The Armenian Queens of Jerusalem

Jerusalem, the holy city for Christians, Jews, and Muslims, has a long and turbulent history. Among the many rulers who have claimed the city as their own, there were three remarkable women who were queens of Jerusalem in the 12th century. They were all Armenian by birth or descent, and they left a lasting mark on the culture and politics of the crusader kingdom.

Arda of Armenia

Arda was the daughter of an Armenian noble named Thathoul (or Thoros), the lord of Marash, and the first queen consort of Jerusalem from 1100 to 1105 AD. Her name is unrecorded in contemporary sources, but since the 17th century she has been traditionally called Arda1

She married Baldwin of Boulogne, a crusader knight who became the count of Edessa in 1098 and the king of Jerusalem in 1100. Arda accompanied her husband to Jerusalem and was crowned with him on Christmas Day 11001

However, their marriage was not happy, and Baldwin soon sought to divorce Arda on the grounds of consanguinity. He also wanted to marry a more powerful and wealthy princess, such as Adelaide of Savoy, the widow of Roger I of Sicily. Arda resisted the divorce, but Baldwin eventually forced her to enter a convent in Jerusalem, where she spent the rest of her life1

Morphia of Melitene

Morphia was the daughter of Gabriel, an Armenian prince who ruled the city of Melitene (Malatya) in northern Syria. She was an adherent of the Greek Orthodox faith, unlike most Armenians who followed the Oriental Orthodox Armenian Church2

She married Baldwin II, the cousin and successor of Baldwin I, around 1100. They had four daughters: Melisende, Alice, Hodierna, and Ioveta. Morphia brought a large dowry and a valuable alliance with her father, who helped Baldwin defend his county of Edessa from the Seljuk Turks2

In 1118, Baldwin II became the king of Jerusalem, and Morphia was crowned with him on Christmas Day 1119. She was the first woman to be crowned queen of Jerusalem, and she enjoyed a high status and respect in the kingdom. She did not interfere in the government, but she took initiative to free her husband when he was captured by the Turks in 1123. She also influenced the education and upbringing of her daughters, who became prominent figures in the crusader states2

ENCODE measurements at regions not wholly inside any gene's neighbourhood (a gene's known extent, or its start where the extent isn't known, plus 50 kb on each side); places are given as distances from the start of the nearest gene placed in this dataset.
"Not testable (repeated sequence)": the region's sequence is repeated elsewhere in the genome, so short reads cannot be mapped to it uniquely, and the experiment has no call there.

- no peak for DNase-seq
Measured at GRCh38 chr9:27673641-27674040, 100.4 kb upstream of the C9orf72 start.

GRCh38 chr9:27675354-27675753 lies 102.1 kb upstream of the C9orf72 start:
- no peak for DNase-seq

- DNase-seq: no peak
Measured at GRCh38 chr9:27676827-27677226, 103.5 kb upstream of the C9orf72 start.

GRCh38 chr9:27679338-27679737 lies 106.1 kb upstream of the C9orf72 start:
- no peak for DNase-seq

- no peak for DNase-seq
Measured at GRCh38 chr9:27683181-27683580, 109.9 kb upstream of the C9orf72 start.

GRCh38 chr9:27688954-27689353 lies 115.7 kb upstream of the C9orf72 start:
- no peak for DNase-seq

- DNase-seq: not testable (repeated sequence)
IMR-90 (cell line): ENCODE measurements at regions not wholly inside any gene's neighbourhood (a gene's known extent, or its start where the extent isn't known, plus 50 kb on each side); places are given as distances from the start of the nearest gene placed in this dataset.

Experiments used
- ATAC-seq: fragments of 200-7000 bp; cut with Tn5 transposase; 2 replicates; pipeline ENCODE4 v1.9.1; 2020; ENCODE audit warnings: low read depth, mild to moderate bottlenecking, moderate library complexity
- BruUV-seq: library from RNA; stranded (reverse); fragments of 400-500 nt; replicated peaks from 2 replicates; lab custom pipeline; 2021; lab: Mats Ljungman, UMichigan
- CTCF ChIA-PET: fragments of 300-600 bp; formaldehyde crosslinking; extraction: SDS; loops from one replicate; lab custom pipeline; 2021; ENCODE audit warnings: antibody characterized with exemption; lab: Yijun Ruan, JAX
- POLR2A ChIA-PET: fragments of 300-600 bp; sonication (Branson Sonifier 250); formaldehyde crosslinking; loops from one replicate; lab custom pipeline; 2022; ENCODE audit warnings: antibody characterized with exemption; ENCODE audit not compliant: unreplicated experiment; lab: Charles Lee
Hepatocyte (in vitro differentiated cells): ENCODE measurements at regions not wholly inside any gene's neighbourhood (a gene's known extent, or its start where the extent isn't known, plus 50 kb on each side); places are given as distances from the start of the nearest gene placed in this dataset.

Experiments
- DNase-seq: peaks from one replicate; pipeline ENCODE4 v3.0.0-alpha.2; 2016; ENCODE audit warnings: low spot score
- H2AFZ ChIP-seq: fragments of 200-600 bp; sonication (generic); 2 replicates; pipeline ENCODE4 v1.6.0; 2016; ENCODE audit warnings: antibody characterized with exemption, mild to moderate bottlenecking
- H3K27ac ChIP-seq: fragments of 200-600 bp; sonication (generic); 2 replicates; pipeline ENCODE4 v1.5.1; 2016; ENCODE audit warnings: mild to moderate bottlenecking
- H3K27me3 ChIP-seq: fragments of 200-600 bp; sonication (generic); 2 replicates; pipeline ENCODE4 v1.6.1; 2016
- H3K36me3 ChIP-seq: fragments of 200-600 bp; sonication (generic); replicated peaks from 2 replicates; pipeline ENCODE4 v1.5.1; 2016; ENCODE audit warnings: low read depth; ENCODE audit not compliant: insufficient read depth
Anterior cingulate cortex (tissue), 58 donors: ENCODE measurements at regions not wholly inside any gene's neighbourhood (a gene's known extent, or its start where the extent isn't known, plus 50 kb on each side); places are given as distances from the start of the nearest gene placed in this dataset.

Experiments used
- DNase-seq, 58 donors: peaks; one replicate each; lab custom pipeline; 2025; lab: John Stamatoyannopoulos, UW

Morphia died in 1127, and was buried in the Church of the Holy Sepulchre in Jerusalem2

Melisende of Jerusalem

Melisende was the eldest daughter of Baldwin II and Morphia, and the most famous of the Armenian queens of Jerusalem. She was born in 1105 in Edessa, and was named after her paternal grandmother, Melisende of Montlhéry. She grew up in Edessa and Jerusalem, and was raised as the heir presumptive of her father. She was associated with him in official documents, minting of money, granting of fiefs, and diplomatic correspondence. She also took precedence over other nobles and clergy in ceremonial occasions3

She married Fulk, the count of Anjou, in 1129, as part of a political alliance between Jerusalem and the Angevin dynasty. Fulk was a widower and much older than Melisende, and their marriage was not harmonious. Fulk was jealous of Melisende’s influence and popularity, and tried to exclude her from the government. Melisende, however, had the support of the Haute Cour, the royal council of the kingdom, and resisted Fulk’s attempts to sideline her3

In 1131, Baldwin II died, and Melisende and Fulk became the co-rulers of Jerusalem. They were crowned together in the Church of the Holy Sepulchre, and issued charters and coins in their joint names. They also had two sons: Baldwin III and Amalric I. However, the tension between them continued, and in 1134, Fulk accused Melisende’s chief adviser, Hugh II of Le Puiset, of having an affair with her. He tried to arrest Hugh, but Melisende intervened and protected him. This led to a civil war between the supporters of Melisende and Fulk, which lasted until 1136, when they reconciled with the help of the patriarch and the pope3

Melisende and Fulk ruled together until 1143, when Fulk died in a hunting accident. Melisende became the sole ruler of Jerusalem, and appointed her son Baldwin III as her co-regent. She was a capable and respected monarch, who maintained the stability and prosperity of the kingdom. She also patronized the arts and sciences, and founded several churches and monasteries. She supported the Second Crusade, which was launched in 1147 by her cousin, Louis VII of France, and her former suitor, Conrad III of Germany. However, the crusade was a failure, and the crusaders blamed Melisende for not providing enough assistance3

In 1152, Baldwin III, who was 18 years old, demanded more power and autonomy from his mother. He rebelled against her, and started another civil war. Melisende was defeated, and had to surrender Jerusalem to her son. She retained the control of Nablus and the northern part of the kingdom, and continued to be involved in the affairs of the state. She reconciled with Baldwin III in 1153, and helped him to capture Ascalon, the last major Muslim stronghold in Palestine3

Melisende died in 1161, and was buried in the underground Gouysn Mariam Armenian Church, next to the Garden of Gethsemane. She was mourned by her son and her subjects, who remembered her as a wise and pious queen3


The Armenian queens of Jerusalem were remarkable women who played a significant role in the history of the crusader kingdom. They were not only the wives and mothers of kings, but also the rulers and patrons of the realm. They faced many challenges and conflicts, but they also contributed to the culture and prosperity of the kingdom. They left a legacy that is still visible in the monuments and relics of Jerusalem.


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